Brooks Koepka dominates when the stakes are highest


Once again, Brooks Koepka turns on the gas for a major.

Once again, Brooks Koepka turns on the gas for a major.
Image: Getty Images

Brooks Koepka is really good at golf, and he’s really good at golf on the biggest stages. Since the 2017 Masters, he has played in 14 major championships. In those 14 appearances, he has won four, finished second twice, and placed in the top-10 in three more. Half of his 14 Majors appearances have been a top-10 finish or better.

Earlier today, in the first round of the U.S. Open, Koepka was two under par. At that time:

That’s 61 shots better than the next closest golfer. That is an absurd amount of dominance. Something about the big stage just suits him.

Over the past four years, the U.S. Open has belonged to this man. He’s playing in his eighth. He’s made six cuts. He has four top-5 finishes, including back-to-back victories in 2017 and 2018, and finished second in 2019.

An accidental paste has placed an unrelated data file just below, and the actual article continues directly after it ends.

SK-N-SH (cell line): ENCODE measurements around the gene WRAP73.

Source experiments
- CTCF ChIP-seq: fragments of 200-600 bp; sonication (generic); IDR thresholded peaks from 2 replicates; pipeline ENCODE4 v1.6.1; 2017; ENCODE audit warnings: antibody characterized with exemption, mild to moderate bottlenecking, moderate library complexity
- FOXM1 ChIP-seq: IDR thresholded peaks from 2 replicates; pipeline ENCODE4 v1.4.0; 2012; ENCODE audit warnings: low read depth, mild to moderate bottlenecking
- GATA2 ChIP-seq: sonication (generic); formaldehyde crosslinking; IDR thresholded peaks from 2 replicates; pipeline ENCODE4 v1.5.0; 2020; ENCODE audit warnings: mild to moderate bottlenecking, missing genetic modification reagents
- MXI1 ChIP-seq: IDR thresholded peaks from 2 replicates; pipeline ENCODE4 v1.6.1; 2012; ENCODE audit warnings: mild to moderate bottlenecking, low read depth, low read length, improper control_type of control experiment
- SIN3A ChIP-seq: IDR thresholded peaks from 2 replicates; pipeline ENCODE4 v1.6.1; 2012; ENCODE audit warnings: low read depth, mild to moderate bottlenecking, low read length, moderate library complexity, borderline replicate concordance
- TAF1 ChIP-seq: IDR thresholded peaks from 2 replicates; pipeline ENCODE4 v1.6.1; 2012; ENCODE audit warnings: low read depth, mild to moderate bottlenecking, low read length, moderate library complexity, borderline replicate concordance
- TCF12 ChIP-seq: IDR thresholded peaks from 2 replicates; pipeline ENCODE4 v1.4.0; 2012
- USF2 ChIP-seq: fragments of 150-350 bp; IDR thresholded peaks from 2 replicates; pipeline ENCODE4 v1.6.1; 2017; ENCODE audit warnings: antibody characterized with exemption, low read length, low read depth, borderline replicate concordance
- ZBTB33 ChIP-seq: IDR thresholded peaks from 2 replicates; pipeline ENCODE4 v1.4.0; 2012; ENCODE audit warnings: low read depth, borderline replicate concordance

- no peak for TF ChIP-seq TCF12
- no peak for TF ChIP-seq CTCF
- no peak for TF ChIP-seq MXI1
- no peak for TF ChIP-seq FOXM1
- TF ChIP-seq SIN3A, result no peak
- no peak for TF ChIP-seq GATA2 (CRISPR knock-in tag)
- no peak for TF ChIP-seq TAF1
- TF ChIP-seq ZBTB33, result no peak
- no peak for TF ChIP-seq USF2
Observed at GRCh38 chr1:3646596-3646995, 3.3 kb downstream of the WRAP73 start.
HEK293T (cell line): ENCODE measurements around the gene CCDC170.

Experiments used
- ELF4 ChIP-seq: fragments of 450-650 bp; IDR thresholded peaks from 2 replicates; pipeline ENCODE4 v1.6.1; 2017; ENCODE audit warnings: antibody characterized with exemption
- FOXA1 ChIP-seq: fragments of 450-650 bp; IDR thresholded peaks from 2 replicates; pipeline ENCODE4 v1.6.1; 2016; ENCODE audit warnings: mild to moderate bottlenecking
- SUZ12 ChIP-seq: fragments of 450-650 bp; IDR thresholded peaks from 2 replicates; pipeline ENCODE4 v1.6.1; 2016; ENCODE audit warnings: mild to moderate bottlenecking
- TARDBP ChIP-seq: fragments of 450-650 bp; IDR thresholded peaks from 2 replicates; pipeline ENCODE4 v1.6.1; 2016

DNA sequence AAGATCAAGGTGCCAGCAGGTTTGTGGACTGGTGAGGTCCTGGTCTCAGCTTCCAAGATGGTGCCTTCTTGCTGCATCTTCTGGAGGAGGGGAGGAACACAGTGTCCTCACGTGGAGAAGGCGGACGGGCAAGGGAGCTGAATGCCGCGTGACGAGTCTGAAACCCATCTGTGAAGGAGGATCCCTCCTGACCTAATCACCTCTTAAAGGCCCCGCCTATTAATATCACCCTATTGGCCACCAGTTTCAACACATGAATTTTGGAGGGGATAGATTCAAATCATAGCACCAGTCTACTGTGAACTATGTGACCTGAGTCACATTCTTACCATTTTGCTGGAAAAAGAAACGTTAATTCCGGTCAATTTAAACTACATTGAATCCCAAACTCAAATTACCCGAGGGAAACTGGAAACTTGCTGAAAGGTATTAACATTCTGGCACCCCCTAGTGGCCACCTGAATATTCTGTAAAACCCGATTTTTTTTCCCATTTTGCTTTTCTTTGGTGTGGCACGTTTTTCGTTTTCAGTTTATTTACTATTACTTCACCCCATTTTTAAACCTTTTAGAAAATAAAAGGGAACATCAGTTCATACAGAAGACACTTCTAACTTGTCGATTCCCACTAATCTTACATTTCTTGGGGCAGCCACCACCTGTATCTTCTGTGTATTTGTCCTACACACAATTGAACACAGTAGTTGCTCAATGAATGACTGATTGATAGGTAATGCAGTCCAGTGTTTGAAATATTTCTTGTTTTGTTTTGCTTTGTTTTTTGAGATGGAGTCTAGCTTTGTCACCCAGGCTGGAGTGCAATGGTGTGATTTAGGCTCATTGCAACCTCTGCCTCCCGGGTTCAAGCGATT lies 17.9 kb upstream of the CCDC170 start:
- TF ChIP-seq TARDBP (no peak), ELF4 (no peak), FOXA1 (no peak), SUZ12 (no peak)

The Dr. Jekyll and Mr. Hyde routine that Koepka puts on between his Majors appearances and non-major appearances is shocking.

“I think sometimes the majors are the easiest ones to win,” Koepka told reporters ahead of the 2019 PGA Championship.

“There’s 156 [players] in the field, so you figure at least 80 of them I’m just going to beat. You figure about half of them won’t play well from there, so you’re down to about maybe 35. And then from 35, some of them just – pressure is going to get to them. It only leaves you with a few more, and you’ve just got to beat those guys.”

Outside of Majors Championships, however, he’s much more Clark Kent than Superman. In what could be considered a tune-up for the U.S. Open, Koepka missed the cut at the Palmetto Championship at Congaree last weekend. Before that, on May 23, Koepka finished tied for second at the PGA Championship (a Major). The tournament before that, the AT&T Byron Nelson on May 16, he missed the cut again. It’s a consistently inconsistent affair with Koepka.

But, when he’s on, he’s terrifying for the rest of the field. On the 8th hole today, Koepka missed the fairway badly, landed his next shot in some nasty grass on the edge of a bunker, chipped it out with essentially a horizontal baseball swing, and then saved par. As is seemingly always the case, he’s right in the thick of things. He finished his first round at two under par and two strokes off the lead.

If they ever create a world ranking based only on Majors, Koepka would be the reason why, and would be the world No. 1.


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